Technology meets tradition: Ushering in the Tiger Year


In the face of an ongoing pandemic, millennia-old Chinese New Year traditions have been slowly evolving over the last two years, with technology readily providing safer alternatives. — Party photo created by freepik - www.freepik.com

As the year of the Tiger comes roaring in this Chinese New Year, more and more people are embracing technological solutions and apps to get ready for the festivities and stay in touch during the pandemic.

One of the most recognisable parts of Chinese New Year is the red envelopes or ang pow, a gift of money tucked into a red envelope meant to wish the recipient good luck. Traditionally, it falls on married couples to provide these gifts to unmarried visitors.

As people increasingly adopt digital payment over physical cash, this age-old tradition has gone digital and is being gifted via ewallets and bank transfers.

For recently married couple Teoh El Sen and Yvonne Lim, virtual ang pow are a “not so welcome” reality of the pandemic, as reducing physical contact is recommended.

Right: Teoh (orange shirt) and Lim are planning to send virtual red packets to friends they are unable to meet in person. — TEOH EL SENRight: Teoh (orange shirt) and Lim are planning to send virtual red packets to friends they are unable to meet in person. — TEOH EL SEN

“Part of the fun is the giving or receiving of that red packet. Just getting a phone alert or SMS that you’ve been sent a cash transfer just doesn’t feel right,” admitted Lim.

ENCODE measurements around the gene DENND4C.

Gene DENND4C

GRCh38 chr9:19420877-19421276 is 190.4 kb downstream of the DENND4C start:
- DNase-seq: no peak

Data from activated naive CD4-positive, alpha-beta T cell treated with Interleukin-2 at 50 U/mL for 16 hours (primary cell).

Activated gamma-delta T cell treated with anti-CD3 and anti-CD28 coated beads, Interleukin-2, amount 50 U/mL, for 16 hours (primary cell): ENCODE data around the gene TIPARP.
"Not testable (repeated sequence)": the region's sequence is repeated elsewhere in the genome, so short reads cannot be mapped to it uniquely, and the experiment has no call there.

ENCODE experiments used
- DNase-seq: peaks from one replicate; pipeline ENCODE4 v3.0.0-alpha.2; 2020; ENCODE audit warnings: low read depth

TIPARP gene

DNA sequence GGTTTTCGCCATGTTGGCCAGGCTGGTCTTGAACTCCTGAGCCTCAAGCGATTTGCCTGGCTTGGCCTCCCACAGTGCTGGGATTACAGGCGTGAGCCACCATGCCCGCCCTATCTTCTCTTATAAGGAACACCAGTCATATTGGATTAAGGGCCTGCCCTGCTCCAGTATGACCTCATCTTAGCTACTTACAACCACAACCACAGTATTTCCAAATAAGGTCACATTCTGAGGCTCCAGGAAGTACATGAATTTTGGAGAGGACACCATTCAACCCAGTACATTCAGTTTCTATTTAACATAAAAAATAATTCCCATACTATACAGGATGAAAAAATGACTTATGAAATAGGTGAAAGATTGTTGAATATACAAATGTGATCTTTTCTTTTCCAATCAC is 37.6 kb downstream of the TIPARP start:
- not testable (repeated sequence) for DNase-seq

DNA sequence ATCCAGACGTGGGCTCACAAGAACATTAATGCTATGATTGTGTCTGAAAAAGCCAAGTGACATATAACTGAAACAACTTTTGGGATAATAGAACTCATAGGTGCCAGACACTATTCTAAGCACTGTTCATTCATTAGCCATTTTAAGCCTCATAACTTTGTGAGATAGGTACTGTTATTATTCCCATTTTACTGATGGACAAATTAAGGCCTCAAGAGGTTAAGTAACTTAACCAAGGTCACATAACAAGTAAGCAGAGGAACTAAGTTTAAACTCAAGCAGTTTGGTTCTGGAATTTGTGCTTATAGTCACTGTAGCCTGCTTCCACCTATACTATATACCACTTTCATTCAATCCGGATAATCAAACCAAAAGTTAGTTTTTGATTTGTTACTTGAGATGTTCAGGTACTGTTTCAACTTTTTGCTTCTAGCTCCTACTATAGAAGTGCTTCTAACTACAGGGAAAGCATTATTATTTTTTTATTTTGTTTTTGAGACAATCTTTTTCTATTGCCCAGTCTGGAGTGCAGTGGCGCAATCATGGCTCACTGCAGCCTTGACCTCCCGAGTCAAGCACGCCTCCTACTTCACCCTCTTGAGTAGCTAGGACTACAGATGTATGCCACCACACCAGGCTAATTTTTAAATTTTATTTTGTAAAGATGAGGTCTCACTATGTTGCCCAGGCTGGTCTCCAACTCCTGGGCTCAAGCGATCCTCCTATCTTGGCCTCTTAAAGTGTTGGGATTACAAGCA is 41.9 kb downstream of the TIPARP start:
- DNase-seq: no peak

Most Malaysian ewallet brands such as Touch ‘n Go, Boost and Grab, and even banks like Maybank which has its own ewallet service, are offering special virtual ang pow features.

These add a visual layer to the experience. For example, there may be an animation of a red envelope being opened or fireworks popping up.

Also, users may be incentivised with additional promotions such as gifts, ewallet credit or even cashback promotions.

A spokesperson for Touch ‘n Go ewallet revealed that most virtual ang pow were sent on CNY eve and on the day itself, matching how people tend to gift these to visitors when having an open house or during reunion dinner the night before.

According to Touch ‘n Go, 25% more virtual red packets were sent in 2021 compared to the year before, which means more and more people are buying into the idea. This year, Touch ‘n Go is offering cashback for every virtual red packet sent with a minimum value of RM5, while Boost is offering its ang pow packets in more designs and the option to donate to deserving charities.

Lim, however, noted that while gifting via ewallets is indeed a convenient option, the catch is making sure the recipient also uses the same platform. Otherwise, the money sent remains stuck inside the ewallet.

Her husband, Teoh, who works in Beijing, said this is less of an issue in China as WeChat is the dominant platform for giving red envelopes.

One of the most recognisable parts of Chinese New Year is the red envelopes or ang pow, a gift of money tucked into a red envelope meant to wish the recipient good luck. — Family photo created by pressfoto - www.freepik.comOne of the most recognisable parts of Chinese New Year is the red envelopes or ang pow, a gift of money tucked into a red envelope meant to wish the recipient good luck. — Family photo created by pressfoto - www.freepik.com